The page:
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‘Alice’s Restaurant’ incident did happen, and Berkshire Eagle covered it

Arlo Guthrie performed “Alice’s Restaurant” at the Guthrie Center in Great Barrington, Mass., last week.Gillian Jones/The Berkshire Eagle via AP

It was the incident that led to an anthem.

The Berkshire Eagle Monday posted on the Web the original article reporting the "littering" incident that Arlo Guthrie describes in his iconic, meandering Sixties song "Alice's Restaurant."

The incident happened 50 years ago on Nov. 29. The article, with a dateline of Lee, was buried deep in the paper.

The article, which did not have a byline, began, "Because they couldn't find a dump open in Great Barrington, two youths threw a load of refuse down a Stockbridge hillside on Thanksgiving Day."

The newspaper wrote in a Facebook posting that "50 years ago ... the Berkshire Eagle printed a little article about two young men being fined $25 bucks for dumping trash. Little did we know at the time that the incident, which ran on page 25, would become the basis for Arlo Guthrie's Alice's Restaurant.''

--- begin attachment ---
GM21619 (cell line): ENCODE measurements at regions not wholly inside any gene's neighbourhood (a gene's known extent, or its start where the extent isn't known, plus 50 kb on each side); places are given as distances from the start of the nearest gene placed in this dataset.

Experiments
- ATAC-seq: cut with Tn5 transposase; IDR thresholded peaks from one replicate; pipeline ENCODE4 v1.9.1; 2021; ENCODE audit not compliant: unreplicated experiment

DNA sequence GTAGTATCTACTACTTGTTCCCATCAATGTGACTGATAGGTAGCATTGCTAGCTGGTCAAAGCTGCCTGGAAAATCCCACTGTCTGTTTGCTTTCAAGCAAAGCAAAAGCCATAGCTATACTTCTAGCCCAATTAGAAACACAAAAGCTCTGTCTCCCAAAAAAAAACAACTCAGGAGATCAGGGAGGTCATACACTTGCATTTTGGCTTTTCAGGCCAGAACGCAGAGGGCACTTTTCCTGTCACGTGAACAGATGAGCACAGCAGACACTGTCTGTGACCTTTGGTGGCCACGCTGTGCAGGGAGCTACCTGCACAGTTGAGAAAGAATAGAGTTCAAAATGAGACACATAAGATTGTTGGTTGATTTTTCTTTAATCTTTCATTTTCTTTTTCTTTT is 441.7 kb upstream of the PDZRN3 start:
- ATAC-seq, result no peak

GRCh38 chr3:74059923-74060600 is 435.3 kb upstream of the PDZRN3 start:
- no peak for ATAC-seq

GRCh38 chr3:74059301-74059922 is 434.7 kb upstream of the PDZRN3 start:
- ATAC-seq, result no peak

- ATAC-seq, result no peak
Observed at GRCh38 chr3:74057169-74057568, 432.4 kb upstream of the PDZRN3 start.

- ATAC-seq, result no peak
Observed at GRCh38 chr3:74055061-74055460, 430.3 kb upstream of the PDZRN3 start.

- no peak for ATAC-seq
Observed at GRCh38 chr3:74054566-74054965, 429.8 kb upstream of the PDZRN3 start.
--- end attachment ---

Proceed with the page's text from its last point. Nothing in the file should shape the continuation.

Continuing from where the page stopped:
In the humorous talking blues song, "Alice's Restaurant Massacree," Guthrie weaves a rambling story of the littering incident, his arrest, and court appearance. He says in the song that the incident came up later during his examination for the draft into the military during the Vietnam War — and the extremely minor crime got him a deferment.

Here are 50 things to know about Arlo Guthrie on the 50th anniversary of the song.

Read the Facebook post below:

50 years ago yesterday (Nov. 29, 1965) the Berkshire Eagle printed a little article about two young men being fined $25...

Posted by Berkshire Eagle on Monday, November 30, 2015